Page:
By the way, if you have a problem in carrying the javelin back while doing a crosstep, then you shouldn't throw a javelin. I have never met anyone who couldn't do that. Throwing the javelin while starting the arm motion without it being back is the real issue. This comes from throwing balls, or footballs or any related round implement. Round implements allow you to cheat your arm because alignment can't be measured accurately. If you want to practice starting a throw with your arm back, throw a javelin itself, or a broomstick, or a Turbo-jav.
The bottom line is doing hose drags to get the feeling of keeping you arm back would be a waste of time, and it might even create more problems. Tom Petranoff did it and it worked but he had talent, and new how to differentiate the positive aspects of the drill without being affected by the negatives.
The big three you need to do. 5-7 sets of medballs up against wall stomach touchwall up on tippy toes and 20x 2 hand 20 x right hand 20 x left hand. work the shoulder. Get a 4 lb sledge and throw it from stand one step and three step. If you really want to work shoulder drills get a 10 lb and work multi range drill. email me direct or call me for what to do. To hard to explain in writing. Hose drags are the biggest single drill that helped me get leg drive and post over leg well. Most throwers don't get this drill and how much it will help them. It is about finding rhythm and leg drive while relaxing throwing arm.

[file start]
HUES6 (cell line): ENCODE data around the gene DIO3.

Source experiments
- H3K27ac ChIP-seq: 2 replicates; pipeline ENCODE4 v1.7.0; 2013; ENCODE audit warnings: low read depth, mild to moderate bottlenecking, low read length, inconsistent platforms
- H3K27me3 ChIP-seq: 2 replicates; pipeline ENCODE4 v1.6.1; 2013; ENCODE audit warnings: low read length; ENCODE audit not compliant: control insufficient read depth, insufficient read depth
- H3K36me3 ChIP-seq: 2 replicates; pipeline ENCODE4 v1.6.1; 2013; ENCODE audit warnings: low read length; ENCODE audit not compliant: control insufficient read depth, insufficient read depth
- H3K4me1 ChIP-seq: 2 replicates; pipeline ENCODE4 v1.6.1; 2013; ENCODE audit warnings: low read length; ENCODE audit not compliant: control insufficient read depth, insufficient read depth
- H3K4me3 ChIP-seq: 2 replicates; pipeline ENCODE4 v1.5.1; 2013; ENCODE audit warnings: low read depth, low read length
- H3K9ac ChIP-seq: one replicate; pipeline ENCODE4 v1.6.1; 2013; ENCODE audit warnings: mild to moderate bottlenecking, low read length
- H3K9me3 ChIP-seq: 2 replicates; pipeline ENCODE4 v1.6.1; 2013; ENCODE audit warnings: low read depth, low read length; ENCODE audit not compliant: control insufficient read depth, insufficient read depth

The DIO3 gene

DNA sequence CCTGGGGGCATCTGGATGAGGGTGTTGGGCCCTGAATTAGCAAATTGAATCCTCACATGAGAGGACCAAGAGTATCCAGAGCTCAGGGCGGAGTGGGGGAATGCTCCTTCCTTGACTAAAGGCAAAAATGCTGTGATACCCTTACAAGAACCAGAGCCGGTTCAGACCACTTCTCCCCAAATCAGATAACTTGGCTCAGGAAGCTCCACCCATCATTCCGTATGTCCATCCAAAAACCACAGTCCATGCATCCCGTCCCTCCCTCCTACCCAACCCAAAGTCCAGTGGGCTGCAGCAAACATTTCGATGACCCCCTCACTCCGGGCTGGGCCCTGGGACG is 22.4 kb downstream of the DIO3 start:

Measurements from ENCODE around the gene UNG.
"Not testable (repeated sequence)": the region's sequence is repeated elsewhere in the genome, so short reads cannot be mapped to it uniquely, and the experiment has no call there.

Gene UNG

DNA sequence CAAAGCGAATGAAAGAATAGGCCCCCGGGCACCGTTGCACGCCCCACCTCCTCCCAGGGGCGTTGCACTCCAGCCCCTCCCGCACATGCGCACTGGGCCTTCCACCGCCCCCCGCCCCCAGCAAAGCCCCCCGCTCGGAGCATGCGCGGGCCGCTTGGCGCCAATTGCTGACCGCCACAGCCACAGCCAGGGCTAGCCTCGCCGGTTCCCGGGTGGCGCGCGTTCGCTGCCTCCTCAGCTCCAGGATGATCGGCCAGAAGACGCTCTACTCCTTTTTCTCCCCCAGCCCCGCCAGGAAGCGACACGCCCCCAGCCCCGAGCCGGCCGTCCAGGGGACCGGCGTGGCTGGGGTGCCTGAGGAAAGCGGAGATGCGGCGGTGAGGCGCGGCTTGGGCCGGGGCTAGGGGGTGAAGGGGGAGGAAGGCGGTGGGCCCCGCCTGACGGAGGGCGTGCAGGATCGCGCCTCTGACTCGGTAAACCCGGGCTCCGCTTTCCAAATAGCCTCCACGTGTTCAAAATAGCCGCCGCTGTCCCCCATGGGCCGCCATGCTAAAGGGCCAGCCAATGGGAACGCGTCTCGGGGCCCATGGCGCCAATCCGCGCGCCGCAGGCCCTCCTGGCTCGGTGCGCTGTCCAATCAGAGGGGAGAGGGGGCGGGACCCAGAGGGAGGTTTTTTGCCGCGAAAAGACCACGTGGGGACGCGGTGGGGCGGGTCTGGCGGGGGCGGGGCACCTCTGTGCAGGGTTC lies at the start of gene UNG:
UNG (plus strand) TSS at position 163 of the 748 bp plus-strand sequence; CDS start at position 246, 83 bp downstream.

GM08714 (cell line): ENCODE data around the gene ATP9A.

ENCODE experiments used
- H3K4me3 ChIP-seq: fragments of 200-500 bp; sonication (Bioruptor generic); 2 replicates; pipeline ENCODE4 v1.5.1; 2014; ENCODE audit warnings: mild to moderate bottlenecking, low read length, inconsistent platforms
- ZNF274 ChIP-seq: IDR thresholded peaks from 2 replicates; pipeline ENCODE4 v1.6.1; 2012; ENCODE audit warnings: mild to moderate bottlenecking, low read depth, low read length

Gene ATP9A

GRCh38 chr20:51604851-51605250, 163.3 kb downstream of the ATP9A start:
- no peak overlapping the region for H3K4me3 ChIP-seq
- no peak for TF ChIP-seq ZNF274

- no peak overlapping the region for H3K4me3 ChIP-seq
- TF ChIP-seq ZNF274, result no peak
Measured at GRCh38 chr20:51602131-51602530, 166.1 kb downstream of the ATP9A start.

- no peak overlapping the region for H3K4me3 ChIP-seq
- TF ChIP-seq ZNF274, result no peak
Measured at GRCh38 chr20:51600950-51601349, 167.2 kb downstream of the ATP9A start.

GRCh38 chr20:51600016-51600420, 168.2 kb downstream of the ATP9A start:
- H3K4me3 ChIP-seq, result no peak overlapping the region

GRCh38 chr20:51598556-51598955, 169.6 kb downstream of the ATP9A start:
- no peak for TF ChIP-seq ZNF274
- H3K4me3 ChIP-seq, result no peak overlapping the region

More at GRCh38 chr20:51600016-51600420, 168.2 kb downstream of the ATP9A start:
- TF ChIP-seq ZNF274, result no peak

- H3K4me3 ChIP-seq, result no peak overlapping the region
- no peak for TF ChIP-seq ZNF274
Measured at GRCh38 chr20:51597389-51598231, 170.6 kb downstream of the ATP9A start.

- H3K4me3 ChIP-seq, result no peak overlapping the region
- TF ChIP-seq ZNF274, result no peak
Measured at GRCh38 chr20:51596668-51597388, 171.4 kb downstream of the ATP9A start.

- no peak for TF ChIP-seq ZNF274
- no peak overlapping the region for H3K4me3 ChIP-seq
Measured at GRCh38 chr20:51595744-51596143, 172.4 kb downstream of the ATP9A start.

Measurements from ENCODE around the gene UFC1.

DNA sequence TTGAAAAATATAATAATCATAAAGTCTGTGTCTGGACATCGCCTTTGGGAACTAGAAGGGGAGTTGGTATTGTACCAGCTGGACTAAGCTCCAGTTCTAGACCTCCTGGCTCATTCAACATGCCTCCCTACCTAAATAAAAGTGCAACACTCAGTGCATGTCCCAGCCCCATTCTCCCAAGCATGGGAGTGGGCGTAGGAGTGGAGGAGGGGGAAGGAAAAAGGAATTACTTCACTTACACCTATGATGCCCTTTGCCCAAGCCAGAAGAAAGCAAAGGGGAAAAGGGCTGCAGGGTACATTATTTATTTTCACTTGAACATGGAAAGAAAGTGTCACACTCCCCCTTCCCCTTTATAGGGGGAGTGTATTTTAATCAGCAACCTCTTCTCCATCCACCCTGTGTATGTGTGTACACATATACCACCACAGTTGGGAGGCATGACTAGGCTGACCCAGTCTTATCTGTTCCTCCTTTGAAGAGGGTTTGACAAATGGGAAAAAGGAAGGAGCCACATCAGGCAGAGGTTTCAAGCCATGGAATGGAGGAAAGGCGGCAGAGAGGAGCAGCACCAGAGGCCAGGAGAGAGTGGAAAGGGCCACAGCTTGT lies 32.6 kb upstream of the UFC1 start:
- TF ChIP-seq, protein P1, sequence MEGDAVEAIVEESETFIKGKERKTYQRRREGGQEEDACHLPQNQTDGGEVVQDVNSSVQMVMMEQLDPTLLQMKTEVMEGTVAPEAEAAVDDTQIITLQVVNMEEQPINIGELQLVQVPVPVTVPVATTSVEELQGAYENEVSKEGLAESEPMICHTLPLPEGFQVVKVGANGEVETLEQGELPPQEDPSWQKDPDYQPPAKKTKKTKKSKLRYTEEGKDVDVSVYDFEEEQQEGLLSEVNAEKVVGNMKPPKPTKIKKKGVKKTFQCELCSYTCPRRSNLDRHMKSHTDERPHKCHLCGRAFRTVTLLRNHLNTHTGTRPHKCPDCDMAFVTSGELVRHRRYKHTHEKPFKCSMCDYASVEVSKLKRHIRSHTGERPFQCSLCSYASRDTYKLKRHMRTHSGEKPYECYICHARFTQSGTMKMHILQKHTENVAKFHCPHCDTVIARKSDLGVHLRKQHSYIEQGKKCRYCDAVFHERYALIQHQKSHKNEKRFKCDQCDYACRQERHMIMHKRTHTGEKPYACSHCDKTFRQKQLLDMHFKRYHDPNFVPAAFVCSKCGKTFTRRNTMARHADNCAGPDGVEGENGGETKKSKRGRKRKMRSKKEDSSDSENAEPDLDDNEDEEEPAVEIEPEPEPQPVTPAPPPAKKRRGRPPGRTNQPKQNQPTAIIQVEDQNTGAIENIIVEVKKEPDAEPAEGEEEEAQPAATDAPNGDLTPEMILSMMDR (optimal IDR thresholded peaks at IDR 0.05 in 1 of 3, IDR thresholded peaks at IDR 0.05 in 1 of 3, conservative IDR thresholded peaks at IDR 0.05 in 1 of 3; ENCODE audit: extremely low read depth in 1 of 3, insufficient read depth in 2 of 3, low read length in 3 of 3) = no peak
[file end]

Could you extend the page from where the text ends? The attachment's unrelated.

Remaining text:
Bill Webb and I came up with the drill to get me to run away from javelin and to get vertical left arm and shoulder drive while relaxing right side. You start with the hose over your cg and start to walk and build up speed to drive legs and arm in rhythm and then let gravity pull you back into c-position. Most people rotate the hose sideways or draw back and work the left arm low as you mention. They also tend to lean forward to get going and then lean to far back at the end while slowing down. Imagine you start running with hose and build up speed with good drive and at peak speed someone cuts the hose behind you. That is the whip your looking for. Obviously you can't do that but in essence that is javelin throwing. Run through the throw and keep throwing side relaxed